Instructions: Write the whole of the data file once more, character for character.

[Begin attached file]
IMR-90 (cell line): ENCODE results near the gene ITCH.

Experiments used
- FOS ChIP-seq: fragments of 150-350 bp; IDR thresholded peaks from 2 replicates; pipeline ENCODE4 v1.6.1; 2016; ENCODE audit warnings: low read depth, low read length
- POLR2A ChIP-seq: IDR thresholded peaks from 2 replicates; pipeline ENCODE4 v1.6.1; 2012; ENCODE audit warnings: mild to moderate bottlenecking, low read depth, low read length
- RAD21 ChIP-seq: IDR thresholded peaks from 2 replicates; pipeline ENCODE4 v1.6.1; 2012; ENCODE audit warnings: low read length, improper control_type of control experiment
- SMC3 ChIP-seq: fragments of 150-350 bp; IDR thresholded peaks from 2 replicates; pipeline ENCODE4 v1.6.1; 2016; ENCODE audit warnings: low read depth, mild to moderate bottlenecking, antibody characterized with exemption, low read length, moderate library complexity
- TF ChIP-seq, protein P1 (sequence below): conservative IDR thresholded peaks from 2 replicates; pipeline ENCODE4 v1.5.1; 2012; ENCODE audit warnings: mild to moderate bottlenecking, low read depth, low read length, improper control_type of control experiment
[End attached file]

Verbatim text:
IMR-90 (cell line): ENCODE results near the gene ITCH.

Experiments used
- FOS ChIP-seq: fragments of 150-350 bp; IDR thresholded peaks from 2 replicates; pipeline ENCODE4 v1.6.1; 2016; ENCODE audit warnings: low read depth, low read length
- POLR2A ChIP-seq: IDR thresholded peaks from 2 replicates; pipeline ENCODE4 v1.6.1; 2012; ENCODE audit warnings: mild to moderate bottlenecking, low read depth, low read length
- RAD21 ChIP-seq: IDR thresholded peaks from 2 replicates; pipeline ENCODE4 v1.6.1; 2012; ENCODE audit warnings: low read length, improper control_type of control experiment
- SMC3 ChIP-seq: fragments of 150-350 bp; IDR thresholded peaks from 2 replicates; pipeline ENCODE4 v1.6.1; 2016; ENCODE audit warnings: low read depth, mild to moderate bottlenecking, antibody characterized with exemption, low read length, moderate library complexity
- TF ChIP-seq, protein P1 (sequence below): conservative IDR thresholded peaks from 2 replicates; pipeline ENCODE4 v1.5.1; 2012; ENCODE audit warnings: mild to moderate bottlenecking, low read depth, low read length, improper control_type of control experiment